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It is not uncommon to see companies perform well in the years after insiders buy shares. The flip side of that is that there are more than a few examples of insiders dumping stock prior to a period of weak performance. So shareholders might well want to know whether insiders have been buying or selling shares in Finning International Inc. (TSE:FTT).
What Is Insider Buying?
It is perfectly legal for company insiders, including board members, to buy and sell stock in a company. However, such insiders must disclose their trading activities, and not trade on inside information.
We would never suggest that investors should base their decisions solely on what the directors of a company have been doing. But logic dictates you should pay some attention to whether insiders are buying or selling shares. As Peter Lynch said, ‘insiders might sell their shares for any number of reasons, but they buy them for only one: they think the price will rise.’
The Last 12 Months Of Insider Transactions At Finning International
Chairman Harold Kvisle made the biggest insider purchase in the last 12 months. That single transaction was for CA$120k worth of shares at a price of CA$24.05 each. So it’s clear an insider wanted to buy, at around the current price. While their view may have changed since the purchase was made, this does at least suggest they have had confidence in the company’s future. Nonetheless, we consider it positive if insiders want to buy at around the current share price.
Over the last year, we can see that insiders have bought 9.40k shares worth CA$238k. On the other hand they divested 2.44k shares, for CA$83k. Overall, Finning International insiders were net buyers last year. Their average price was about CA$25.31. Although they bought at below the recent price of CA$25.33 per share, it is good to see that insiders are willing to invest in the company. You can see the insider transactions (by individuals) over the last year depicted in the chart below. If you click on the chart, you can see all the individual transactions, including the share price, individual, and the date!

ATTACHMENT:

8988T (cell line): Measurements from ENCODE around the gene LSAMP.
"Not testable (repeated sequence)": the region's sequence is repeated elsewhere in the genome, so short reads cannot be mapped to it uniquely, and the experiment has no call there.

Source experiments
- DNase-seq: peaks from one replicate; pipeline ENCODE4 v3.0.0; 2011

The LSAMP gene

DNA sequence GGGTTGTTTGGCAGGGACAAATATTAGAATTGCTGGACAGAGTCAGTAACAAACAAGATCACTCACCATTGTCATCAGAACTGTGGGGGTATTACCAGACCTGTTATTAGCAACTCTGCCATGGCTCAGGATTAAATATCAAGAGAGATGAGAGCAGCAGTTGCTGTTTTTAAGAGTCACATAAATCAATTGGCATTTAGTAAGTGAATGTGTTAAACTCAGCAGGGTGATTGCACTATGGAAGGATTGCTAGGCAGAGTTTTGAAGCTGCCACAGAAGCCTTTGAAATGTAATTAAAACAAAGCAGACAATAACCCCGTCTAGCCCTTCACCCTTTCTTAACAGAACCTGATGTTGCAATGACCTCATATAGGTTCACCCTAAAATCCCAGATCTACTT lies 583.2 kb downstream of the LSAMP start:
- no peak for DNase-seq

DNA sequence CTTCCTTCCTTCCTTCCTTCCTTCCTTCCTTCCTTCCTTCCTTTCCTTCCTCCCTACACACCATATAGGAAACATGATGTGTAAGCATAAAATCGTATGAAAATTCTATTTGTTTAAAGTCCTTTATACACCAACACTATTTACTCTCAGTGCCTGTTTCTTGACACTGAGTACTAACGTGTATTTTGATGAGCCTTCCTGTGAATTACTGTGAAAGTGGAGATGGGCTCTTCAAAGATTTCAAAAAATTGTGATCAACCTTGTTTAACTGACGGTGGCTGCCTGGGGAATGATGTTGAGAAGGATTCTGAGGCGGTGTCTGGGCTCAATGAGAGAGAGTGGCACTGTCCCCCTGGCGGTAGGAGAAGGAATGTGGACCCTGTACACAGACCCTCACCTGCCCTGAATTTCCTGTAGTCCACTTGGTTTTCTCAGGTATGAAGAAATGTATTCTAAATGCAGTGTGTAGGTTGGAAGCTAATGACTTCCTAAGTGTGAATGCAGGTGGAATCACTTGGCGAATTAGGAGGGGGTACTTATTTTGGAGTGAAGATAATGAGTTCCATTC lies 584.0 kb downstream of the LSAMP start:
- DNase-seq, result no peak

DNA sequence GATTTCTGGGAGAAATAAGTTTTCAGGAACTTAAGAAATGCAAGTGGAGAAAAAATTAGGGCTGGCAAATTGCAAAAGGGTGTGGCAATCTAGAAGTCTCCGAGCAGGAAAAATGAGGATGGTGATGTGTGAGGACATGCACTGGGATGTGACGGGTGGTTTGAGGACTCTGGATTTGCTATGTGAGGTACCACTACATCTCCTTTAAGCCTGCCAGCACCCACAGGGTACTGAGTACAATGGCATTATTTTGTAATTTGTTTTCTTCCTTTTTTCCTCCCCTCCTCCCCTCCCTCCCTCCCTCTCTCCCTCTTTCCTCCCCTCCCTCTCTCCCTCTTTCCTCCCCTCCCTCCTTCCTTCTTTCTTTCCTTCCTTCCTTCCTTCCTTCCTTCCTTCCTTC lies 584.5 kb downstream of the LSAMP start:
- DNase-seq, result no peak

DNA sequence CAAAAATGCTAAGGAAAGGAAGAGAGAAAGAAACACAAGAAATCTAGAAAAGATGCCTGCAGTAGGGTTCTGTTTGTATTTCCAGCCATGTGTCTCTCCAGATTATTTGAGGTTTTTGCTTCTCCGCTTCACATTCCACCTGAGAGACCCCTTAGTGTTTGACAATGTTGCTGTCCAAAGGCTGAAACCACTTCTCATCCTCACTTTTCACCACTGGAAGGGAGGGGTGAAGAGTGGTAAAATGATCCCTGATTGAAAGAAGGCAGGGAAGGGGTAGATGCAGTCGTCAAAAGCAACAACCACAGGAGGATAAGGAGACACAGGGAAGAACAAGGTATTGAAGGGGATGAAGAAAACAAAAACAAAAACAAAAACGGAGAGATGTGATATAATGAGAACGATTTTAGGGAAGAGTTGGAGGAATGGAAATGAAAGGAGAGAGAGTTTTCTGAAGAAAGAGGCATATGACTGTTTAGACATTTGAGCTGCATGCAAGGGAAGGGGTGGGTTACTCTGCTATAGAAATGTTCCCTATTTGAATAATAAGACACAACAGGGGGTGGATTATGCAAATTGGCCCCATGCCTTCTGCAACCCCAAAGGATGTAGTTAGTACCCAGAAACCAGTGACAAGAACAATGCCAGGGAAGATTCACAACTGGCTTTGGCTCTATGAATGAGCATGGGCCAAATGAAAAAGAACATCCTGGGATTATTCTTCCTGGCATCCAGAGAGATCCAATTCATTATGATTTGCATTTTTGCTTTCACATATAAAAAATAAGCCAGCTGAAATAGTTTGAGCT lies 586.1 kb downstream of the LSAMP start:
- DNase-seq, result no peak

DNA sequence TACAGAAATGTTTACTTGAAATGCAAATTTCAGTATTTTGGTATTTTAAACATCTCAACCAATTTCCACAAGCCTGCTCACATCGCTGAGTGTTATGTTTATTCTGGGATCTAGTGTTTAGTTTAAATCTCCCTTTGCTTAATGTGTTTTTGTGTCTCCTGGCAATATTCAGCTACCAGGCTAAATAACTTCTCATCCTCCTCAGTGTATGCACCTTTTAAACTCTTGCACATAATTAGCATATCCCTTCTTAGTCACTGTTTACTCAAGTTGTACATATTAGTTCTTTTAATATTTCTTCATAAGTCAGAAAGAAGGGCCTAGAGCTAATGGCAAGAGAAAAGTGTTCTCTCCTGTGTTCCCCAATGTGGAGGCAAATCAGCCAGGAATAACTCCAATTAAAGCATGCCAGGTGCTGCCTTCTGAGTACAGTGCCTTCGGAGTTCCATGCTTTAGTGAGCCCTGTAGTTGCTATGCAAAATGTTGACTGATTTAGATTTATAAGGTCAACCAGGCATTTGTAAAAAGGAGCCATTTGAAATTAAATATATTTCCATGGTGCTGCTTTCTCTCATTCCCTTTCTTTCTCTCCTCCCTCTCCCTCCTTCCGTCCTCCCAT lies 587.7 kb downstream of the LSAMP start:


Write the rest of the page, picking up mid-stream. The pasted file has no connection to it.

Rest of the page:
If you like to buy stocks alongside management, then you might just love this free list of companies. (Hint: insiders have been buying them).
Insiders at Finning International Have Bought Stock Recently
Over the last three months, we’ve seen significant insider buying at Finning International. Harold Kvisle spent CA$175k on stock, and there wasn’t any selling. This could be interpreted as suggesting a positive outlook.
Insider Ownership of Finning International
For a common shareholder, it is worth checking how many shares are held by company insiders. A high insider ownership often makes company leadership more mindful of shareholder interests. It appears that Finning International insiders own 0.4% of the company, worth about CA$19m. We’ve certainly seen higher levels of insider ownership elsewhere, but these holdings are enough to suggest alignment between insiders and the other shareholders.
So What Do The Finning International Insider Transactions Indicate?
It’s certainly positive to see the recent insider purchase. And an analysis of the transactions over the last year also gives us confidence. Given that insiders also own a fair bit of Finning International we think they are probably pretty confident of a bright future. Of course, the future is what matters most. So if you are interested in Finning International, you should check out this free report on analyst forecasts for the company.
Of course, you might find a fantastic investment by looking elsewhere. So take a peek at this free list of interesting companies.
To help readers see past the short term volatility of the financial market, we aim to bring you a long-term focused research analysis purely driven by fundamental data. Note that our analysis does not factor in the latest price-sensitive company announcements.
The author is an independent contributor and at the time of publication had no position in the stocks mentioned. For errors that warrant correction please contact the editor at firstname.lastname@example.org.